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Enter the Horowistas

I've made the list. David McCarth... I mean, Horowitz, David Horowitz, who wrote a book naming the 101 "most dangerous" (leftist) academics, has been letting that list grow on his website. You can now find me and my course, Political Indoctrination...

Wha?

...well, we call it Collective Behavior and Social Movements. No kidding - there's a page there dedicated to me! But before you read it, some background.

Horowitz is the figurehead and driving force behind a social movement against leftwing influence in academia because it threatens to indoctrinate the malleable young minds of the next generation. The David Horowitz Freedom Center (DHFC), founded in 1988 by the man himself, is a self-described "battle-tank, not just a think tank," with a budget of $5.8 million. It does a lot of writing, speaking, hosting celebrity-studded events (John Ashcroft, Sen. Jon Kyl, Newt Gingrich), and pushing its "Academic Bill of Rights," a carefully worded libertarian manifesto of free speech and neutrality in education. As a 501(c)3 (non-profit) organization, DHFC cannot directly engage in political activities, so that's left to its ally, also a Horowitz brainchild, Students for Academic Freedom (SAF).

While looking over SAF's official handbook [pdf] for new chapter organizers, I couldn't help but notice some things that my students would pick up on. The first piece of advice in the section "recruiting members" takes a page right out of the classic study by Snow et al. (1980) on the topic (which we study in the class): "It is easiest to recruit members from a pool of likeminded friends or acquaintances." True, so true. And, of course, you can't very well build a movement without people to carry the pickets, but new recruits are just one of many resources you'll have to mobilize. SAF recommends "also try attending the meetings of other groups on campus and asking to make a brief presentation about the goals of SAF to see if they would be interested in joining." My students would recall McAdam's (1988) finding that new recruits are more likely to be members of other organizations or have previous activist experience. Damnit! ...there I go again, indoctrinating!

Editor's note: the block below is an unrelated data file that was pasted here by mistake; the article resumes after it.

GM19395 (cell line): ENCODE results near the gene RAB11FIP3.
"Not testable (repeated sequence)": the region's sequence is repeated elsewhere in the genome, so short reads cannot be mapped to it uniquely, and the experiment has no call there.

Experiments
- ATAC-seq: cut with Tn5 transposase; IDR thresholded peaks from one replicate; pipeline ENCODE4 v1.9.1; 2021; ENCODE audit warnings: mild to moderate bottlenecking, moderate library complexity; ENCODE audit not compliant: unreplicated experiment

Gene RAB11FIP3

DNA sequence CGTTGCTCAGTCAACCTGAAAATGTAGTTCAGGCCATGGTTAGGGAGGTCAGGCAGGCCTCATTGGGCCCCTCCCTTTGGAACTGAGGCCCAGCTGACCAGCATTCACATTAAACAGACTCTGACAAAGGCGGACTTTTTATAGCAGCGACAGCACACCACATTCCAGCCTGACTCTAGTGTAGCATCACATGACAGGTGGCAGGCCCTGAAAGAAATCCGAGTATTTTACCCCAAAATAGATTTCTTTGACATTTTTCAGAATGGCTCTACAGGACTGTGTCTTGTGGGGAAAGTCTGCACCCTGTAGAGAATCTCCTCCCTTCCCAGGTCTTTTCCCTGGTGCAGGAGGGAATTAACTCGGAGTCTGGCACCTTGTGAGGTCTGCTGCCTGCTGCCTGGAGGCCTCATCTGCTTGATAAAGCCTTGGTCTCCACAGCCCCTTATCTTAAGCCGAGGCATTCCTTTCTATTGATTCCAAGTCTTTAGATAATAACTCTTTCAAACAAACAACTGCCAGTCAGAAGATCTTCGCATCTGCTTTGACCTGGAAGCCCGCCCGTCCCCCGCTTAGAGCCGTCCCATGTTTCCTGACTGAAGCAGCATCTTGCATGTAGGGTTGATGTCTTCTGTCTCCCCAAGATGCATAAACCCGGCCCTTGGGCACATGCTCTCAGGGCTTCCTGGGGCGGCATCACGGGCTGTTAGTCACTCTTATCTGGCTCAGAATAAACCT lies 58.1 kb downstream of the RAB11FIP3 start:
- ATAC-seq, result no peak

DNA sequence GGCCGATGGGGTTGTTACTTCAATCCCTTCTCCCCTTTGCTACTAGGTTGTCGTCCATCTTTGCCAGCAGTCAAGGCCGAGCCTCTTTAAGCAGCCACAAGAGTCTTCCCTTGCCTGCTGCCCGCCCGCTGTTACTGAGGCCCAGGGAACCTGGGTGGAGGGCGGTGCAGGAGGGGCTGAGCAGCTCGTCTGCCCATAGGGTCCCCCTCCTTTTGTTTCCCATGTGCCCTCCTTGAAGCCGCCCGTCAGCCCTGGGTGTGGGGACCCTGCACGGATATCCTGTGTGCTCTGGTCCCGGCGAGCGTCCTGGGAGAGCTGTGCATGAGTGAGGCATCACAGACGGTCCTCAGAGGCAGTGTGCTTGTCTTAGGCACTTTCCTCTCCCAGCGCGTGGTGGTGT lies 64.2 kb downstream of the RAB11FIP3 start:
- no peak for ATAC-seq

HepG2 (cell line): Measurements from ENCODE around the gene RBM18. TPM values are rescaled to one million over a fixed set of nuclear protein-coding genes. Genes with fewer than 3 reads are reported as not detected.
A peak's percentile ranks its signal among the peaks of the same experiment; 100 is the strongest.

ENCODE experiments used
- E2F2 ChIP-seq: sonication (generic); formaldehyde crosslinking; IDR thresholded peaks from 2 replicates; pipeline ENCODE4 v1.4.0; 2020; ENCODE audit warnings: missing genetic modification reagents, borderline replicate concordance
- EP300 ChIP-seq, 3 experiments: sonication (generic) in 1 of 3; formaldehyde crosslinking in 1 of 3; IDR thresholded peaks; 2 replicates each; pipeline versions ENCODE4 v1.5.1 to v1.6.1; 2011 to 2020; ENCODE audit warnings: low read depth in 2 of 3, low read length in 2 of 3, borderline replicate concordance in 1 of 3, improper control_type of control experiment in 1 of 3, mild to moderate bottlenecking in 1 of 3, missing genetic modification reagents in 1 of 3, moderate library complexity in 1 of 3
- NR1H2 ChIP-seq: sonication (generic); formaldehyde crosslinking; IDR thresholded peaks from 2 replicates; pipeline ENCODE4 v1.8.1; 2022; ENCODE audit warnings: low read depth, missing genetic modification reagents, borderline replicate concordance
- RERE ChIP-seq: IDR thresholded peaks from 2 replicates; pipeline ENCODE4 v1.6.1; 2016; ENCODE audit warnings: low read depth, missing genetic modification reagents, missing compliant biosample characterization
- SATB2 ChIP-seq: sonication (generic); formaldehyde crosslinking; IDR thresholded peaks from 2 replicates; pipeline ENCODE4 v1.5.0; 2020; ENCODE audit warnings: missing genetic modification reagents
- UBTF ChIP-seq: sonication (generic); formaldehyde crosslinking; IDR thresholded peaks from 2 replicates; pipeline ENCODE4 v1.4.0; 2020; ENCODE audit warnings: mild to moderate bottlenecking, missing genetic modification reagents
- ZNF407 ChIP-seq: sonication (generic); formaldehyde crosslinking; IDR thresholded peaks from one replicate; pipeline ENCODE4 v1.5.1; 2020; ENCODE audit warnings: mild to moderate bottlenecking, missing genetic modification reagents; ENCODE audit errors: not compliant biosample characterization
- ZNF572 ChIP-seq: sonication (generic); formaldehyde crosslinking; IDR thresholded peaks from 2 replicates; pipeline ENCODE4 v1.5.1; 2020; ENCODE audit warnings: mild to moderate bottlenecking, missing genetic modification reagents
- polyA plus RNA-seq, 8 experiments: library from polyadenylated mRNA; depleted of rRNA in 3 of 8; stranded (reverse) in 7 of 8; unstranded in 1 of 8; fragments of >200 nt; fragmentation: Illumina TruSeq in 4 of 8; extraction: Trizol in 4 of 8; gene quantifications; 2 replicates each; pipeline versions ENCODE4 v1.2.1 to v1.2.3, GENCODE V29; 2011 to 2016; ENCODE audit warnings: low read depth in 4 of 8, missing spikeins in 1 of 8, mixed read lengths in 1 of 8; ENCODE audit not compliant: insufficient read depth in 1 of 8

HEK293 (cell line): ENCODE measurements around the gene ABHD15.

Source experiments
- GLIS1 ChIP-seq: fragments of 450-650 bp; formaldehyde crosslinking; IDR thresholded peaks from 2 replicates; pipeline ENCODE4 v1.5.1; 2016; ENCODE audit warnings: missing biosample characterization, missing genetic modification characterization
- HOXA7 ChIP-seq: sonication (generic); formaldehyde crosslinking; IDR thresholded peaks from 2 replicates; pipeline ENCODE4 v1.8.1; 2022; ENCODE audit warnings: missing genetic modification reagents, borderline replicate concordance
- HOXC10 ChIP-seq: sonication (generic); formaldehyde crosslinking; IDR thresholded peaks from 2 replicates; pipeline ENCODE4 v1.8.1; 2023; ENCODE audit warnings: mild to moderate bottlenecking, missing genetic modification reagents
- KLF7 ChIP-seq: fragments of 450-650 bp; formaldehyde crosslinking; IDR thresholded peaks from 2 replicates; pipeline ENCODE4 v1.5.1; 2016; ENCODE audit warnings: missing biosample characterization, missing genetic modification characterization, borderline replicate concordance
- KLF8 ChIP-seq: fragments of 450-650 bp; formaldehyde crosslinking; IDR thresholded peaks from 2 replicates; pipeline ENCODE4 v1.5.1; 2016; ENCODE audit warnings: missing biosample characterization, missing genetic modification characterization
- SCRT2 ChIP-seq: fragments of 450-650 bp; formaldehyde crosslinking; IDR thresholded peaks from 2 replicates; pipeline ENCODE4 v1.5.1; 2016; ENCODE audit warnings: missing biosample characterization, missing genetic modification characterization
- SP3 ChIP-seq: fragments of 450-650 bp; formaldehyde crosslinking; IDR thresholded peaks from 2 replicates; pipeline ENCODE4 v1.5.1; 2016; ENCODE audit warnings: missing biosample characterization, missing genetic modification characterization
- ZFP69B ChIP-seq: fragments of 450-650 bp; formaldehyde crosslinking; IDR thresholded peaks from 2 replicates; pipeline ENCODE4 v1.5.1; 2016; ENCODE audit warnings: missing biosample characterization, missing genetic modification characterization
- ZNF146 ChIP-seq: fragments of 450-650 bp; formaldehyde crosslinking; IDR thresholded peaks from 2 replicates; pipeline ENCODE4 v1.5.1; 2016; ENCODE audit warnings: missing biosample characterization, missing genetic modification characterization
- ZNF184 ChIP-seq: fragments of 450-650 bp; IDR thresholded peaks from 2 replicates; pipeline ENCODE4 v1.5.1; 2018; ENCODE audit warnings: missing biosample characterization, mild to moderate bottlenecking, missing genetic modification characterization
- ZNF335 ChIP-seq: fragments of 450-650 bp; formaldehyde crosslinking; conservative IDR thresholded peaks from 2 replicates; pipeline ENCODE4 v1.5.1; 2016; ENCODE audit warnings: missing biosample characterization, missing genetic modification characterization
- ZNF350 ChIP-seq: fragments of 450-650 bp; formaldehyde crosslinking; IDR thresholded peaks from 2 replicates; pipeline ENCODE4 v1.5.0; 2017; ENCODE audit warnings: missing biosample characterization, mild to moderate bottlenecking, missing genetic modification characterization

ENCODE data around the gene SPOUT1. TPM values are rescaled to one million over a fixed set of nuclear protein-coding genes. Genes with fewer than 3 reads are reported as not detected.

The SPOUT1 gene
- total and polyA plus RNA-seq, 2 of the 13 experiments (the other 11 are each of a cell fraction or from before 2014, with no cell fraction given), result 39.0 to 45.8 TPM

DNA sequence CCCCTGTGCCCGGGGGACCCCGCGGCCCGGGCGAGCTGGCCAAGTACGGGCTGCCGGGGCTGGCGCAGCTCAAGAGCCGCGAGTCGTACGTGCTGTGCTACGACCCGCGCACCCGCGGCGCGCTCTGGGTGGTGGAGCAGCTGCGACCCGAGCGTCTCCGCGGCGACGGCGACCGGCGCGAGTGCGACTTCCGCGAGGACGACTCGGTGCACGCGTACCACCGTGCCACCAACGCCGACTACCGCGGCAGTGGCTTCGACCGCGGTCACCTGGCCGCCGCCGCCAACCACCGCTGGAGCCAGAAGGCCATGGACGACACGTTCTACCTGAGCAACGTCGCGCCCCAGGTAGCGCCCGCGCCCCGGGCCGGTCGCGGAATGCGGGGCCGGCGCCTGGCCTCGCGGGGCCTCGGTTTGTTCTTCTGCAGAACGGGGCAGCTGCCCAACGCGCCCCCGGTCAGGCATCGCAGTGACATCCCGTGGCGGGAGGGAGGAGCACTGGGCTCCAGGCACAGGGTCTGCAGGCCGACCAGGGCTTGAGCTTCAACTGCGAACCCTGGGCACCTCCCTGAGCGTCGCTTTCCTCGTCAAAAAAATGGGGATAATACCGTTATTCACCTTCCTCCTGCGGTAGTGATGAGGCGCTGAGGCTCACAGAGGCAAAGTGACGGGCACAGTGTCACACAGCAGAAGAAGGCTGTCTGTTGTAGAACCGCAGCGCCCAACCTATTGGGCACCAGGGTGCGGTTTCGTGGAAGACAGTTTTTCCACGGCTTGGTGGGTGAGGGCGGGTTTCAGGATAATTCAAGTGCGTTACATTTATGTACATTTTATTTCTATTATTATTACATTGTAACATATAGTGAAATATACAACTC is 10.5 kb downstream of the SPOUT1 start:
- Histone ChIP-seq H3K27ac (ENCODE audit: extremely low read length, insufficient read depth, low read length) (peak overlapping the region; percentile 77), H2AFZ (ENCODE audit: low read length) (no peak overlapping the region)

Here's a webpage dedicated to me and the danger I pose: how can you resist?

If you want to look for your friends, neighbors, or colleagues on this list, check here. Is there a SAF chapter on your campus? Go here and click "SAF Chapters." Arizona doesn't seem to have a one up and running but it does list a local representative. So I might extend him an invitation to talk to my class while we're learning about the Zapatistas and collective action frames.

His primary achievement has been in confusing the public mind, as between the internal and the external threats of Communism. We must not confuse dissent with disloyalty. We must remember always that accusation is not proof and that conviction depends upon evidence and due process of law. We will not walk in fear, one of another. We will not be driven by fear into an age of unreason, if we dig deep in our history and our doctrine, and remember that we are not descended from fearful men.

Edward R. Murrow (1954)

Update: See the article in the Tucson Weekly.

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“Enter the Horowistas”

  1. Anonymous Anonymous Says:

    We're proud of you Jeff! Keep up the good rabble- rousing!!!

  2. Anonymous alan Says:

    You won't get away with your hippie rabble-rousing much longer. The steady supply of young activists you've been sending to Quaker meetings is about to dry up.

    (Man, the mockery just writes itself!)

  3. Anonymous a very public sociologist Says:

    Sounds beautiful. Almost makes me wish we had organised red baiters over here!

  4. Blogger marc Says:

    Congratulations Jeff, most impressive! And now I'm terrified that I have SAF students in my class. Turns out that LUC does have a chapter, but my course on poverty has yet to make it in.

  5. Blogger Erica Says:

    congratulations!

  6. Anonymous Richard Says:

    Hey Bud. Another reason I'm glad I don't teach (or yet completely believe in?) Social Movements as a research area in sociology. :) Congrats, my friend. Onward and Forward!